Remember, we’re not that far removed—eight seasons, to be exact—from Washington’s disastrous 0–12 campaign. That Petersen, in just his third year, coached the Huskies to this point is remarkable (though it’s worth mentioning that he got some help with Oregon’s collapse this year). In a depressed locker room after the game, Petersen cut to the point.
“He’s not a big speech guy,” said quarterback Jake Browning, who finished Saturday completing 20-of-38 passes for 150 yards with one touchdown. “He thanked the seniors, and told us young guys, ‘Be ready to go. This is the new standard. Alabama is the type of program we want to have at Washington, so be ready for the off-season.’”
Browning, who finished the season with 43 passing touchdowns and nine interceptions (two in Saturday’s game, which makes him seem less efficient than he actually was the rest of 2016) and got some Heisman love in October and November, will be back. So will freshman safety Taylor Rapp (52 total tackles, a team-leading four interceptions), the Pac-12 freshman defensive player of the year and 2016 Pac-12 title game defensive MVP. Three of Washington’s starting offensive linemen should return. At least three members of its stout defensive line, including sophomore Vita Vea, a beast of a defensive end, should be suited up again next season, too. Junior defensive tackle Elijah Qualls, who could leave early for the NFL, said how good the Huskies could be in 2017 will “absolutely be a factor” in his decision the next few weeks.
The Huskies will likely lose stars like safety Budda Baker, cornerback Sidney Jones and receiver John Ross. But maybe, after only getting a taste, those underclassmen will surprise everyone and decide they want to be in a Huskies locker room again, too.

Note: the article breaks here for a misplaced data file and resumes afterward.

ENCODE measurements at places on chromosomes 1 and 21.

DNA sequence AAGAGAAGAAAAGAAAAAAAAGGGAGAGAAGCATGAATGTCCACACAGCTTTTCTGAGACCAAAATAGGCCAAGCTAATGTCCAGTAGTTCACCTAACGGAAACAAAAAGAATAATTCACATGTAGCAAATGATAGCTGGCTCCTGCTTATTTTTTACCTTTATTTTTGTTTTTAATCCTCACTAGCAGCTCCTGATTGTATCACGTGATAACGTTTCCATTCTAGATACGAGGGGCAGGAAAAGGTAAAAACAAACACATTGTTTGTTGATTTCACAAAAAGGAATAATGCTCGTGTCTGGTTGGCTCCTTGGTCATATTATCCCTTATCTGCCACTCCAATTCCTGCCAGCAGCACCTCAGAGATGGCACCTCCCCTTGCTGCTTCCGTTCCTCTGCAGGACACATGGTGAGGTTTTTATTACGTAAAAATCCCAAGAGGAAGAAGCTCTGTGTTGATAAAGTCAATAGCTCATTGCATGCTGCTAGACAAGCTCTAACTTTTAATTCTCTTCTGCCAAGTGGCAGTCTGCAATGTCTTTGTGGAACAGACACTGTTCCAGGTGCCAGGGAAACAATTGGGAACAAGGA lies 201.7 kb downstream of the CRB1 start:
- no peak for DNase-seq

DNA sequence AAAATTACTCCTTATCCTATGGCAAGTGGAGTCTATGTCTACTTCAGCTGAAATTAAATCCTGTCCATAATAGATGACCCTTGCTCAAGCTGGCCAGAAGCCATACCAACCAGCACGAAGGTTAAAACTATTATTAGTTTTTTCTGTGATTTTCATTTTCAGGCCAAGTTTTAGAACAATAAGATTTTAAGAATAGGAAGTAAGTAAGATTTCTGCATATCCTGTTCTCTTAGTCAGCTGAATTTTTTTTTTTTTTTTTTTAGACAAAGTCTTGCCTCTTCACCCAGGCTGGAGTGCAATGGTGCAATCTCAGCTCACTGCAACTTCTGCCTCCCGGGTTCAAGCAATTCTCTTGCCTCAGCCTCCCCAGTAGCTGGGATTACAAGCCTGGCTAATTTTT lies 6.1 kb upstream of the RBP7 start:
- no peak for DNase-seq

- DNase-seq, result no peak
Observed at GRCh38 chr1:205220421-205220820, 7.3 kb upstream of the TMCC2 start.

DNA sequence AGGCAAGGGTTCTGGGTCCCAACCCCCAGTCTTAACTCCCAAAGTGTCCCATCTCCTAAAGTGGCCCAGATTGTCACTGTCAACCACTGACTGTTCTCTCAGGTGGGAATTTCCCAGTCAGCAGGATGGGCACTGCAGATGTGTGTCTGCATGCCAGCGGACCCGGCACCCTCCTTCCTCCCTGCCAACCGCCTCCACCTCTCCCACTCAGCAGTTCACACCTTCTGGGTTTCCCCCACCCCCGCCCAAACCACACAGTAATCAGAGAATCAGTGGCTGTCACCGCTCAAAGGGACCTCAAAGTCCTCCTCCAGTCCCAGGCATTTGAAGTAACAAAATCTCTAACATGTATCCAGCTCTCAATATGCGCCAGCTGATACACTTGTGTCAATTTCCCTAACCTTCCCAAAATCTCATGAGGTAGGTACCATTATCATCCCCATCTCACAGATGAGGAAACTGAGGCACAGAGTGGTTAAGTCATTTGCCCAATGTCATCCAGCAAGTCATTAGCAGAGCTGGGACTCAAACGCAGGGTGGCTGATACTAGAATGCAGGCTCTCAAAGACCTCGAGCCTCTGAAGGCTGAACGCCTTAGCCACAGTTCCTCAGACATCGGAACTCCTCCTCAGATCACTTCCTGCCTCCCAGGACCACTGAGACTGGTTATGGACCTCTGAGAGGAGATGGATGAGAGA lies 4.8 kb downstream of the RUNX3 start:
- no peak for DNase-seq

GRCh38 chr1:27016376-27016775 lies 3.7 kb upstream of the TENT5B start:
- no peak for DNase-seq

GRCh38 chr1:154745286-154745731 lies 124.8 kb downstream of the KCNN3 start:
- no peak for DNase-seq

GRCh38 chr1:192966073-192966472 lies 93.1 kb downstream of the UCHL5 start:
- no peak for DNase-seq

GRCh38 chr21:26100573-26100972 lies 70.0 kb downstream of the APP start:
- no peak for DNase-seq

Immediately after the loss, Petersen started stressing that even if Washington delivered a year early—many believed the Huskies would make some noise this year but truly arrive in 2017—there is no way they can count on being in the same position next year. As Alabama knows well, staying at the top is a lot harder getting there once.
“I think our job as coaches will be to take them back to what got us here,” Petersen said. “It's not like when we go back to work, we're the same team. It's a balance between knowing that they can do some special things [and] going back to our humble roots of starting over.”
All week, Washington players answered questions about Alabama’s dominance, if the Tide were the greatest ever, if they were disappointed with the matchup given they were two-touchdown underdogs and other borderline insulting inquiries. The tenor of the questions was basically, do you really think you belong here?
“I felt like we belonged the whole time,” Browning said. “My mindset hasn’t changed at all.”
Washington proved that Saturday, mostly with its defense. But in case there are any doubters left, Browning and Rapp and Vea and many of their talented teammates will have next year, and beyond, to show it again.